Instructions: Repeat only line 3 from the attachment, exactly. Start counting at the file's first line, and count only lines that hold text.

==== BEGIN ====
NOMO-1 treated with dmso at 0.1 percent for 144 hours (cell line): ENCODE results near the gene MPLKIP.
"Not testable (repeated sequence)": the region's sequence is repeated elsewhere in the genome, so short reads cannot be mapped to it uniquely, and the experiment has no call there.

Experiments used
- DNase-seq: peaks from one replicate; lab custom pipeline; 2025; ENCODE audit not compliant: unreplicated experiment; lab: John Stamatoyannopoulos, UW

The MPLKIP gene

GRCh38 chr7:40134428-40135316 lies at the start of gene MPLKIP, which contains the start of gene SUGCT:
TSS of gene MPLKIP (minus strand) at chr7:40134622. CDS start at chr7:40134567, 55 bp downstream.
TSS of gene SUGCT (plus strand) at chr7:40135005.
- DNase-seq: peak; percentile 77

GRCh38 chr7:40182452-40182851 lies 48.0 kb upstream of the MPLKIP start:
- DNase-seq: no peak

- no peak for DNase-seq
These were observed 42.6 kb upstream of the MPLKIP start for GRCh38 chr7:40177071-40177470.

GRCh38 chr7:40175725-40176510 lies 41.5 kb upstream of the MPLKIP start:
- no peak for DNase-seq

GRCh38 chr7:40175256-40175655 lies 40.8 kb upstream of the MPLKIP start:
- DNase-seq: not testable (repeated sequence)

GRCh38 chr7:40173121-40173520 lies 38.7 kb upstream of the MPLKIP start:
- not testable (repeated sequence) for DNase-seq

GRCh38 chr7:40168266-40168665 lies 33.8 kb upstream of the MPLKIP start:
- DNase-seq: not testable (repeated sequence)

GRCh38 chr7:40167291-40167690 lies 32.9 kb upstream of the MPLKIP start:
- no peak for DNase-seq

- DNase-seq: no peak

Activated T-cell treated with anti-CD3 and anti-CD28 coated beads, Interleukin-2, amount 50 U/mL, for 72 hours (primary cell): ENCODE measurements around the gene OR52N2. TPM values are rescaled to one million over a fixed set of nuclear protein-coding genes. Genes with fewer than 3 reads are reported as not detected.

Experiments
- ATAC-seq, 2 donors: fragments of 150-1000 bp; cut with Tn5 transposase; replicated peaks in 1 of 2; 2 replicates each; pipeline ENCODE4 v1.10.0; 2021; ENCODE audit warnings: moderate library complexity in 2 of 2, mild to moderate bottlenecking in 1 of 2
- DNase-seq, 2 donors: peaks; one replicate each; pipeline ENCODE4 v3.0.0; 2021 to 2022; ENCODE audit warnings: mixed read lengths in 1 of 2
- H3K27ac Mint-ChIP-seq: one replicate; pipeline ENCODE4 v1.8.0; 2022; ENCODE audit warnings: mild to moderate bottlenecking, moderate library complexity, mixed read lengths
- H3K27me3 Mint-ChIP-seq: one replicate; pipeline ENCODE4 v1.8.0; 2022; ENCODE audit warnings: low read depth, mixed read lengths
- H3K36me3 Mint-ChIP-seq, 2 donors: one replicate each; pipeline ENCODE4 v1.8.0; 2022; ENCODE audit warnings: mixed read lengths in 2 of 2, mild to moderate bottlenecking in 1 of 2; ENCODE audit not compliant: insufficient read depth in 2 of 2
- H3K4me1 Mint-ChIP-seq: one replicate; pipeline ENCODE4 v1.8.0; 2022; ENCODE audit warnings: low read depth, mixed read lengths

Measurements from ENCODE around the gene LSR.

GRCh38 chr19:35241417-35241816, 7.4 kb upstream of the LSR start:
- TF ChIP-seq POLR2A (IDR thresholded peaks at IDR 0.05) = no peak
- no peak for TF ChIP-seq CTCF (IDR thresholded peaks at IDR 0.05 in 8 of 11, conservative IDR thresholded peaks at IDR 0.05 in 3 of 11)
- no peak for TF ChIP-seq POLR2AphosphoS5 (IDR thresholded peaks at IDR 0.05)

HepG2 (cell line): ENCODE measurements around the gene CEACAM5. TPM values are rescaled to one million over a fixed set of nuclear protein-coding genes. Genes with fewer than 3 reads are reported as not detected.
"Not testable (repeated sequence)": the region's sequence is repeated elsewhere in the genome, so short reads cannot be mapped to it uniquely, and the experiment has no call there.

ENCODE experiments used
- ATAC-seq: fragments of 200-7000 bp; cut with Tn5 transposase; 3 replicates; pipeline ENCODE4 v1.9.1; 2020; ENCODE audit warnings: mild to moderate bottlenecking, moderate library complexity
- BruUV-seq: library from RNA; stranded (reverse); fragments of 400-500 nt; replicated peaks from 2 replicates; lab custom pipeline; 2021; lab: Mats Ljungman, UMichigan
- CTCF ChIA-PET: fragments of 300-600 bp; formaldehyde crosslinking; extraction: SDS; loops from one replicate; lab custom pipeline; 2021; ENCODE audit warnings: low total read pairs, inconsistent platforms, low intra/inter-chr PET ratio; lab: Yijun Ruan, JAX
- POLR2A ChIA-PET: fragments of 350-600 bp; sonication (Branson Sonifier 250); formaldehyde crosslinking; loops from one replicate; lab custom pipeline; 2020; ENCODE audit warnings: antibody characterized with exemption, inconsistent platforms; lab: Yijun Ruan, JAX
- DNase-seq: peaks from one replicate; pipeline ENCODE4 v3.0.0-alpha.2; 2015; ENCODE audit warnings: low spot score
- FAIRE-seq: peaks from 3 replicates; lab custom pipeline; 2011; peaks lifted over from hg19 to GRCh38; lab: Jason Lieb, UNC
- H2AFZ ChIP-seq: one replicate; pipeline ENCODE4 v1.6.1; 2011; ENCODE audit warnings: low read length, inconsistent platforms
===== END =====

Experiments used